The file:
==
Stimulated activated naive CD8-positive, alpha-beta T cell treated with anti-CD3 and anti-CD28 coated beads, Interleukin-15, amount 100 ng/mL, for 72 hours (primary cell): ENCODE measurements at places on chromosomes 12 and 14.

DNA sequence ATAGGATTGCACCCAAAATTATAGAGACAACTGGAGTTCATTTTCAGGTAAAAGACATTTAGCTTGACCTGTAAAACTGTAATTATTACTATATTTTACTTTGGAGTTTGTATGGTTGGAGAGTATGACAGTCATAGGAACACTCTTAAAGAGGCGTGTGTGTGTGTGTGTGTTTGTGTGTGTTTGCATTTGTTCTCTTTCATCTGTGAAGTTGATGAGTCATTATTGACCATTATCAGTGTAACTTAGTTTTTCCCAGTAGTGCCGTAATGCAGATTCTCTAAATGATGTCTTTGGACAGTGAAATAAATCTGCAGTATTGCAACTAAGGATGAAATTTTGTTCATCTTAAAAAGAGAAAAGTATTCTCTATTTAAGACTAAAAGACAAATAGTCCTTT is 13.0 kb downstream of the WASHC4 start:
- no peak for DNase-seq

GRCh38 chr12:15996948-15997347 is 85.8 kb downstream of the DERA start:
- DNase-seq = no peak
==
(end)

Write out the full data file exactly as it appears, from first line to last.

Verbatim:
Stimulated activated naive CD8-positive, alpha-beta T cell treated with anti-CD3 and anti-CD28 coated beads, Interleukin-15, amount 100 ng/mL, for 72 hours (primary cell): ENCODE measurements at places on chromosomes 12 and 14.

DNA sequence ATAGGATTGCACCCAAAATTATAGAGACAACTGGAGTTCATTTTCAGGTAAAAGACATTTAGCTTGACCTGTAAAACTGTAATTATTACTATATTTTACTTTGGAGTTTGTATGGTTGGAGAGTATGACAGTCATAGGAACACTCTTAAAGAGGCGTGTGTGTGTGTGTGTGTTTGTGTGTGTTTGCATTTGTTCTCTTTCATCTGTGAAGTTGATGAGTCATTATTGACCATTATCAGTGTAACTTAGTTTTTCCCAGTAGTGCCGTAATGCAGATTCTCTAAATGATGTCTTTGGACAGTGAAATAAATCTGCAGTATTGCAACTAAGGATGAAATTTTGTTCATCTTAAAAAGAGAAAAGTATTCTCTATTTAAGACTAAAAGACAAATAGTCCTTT is 13.0 kb downstream of the WASHC4 start:
- no peak for DNase-seq

GRCh38 chr12:15996948-15997347 is 85.8 kb downstream of the DERA start:
- DNase-seq = no peak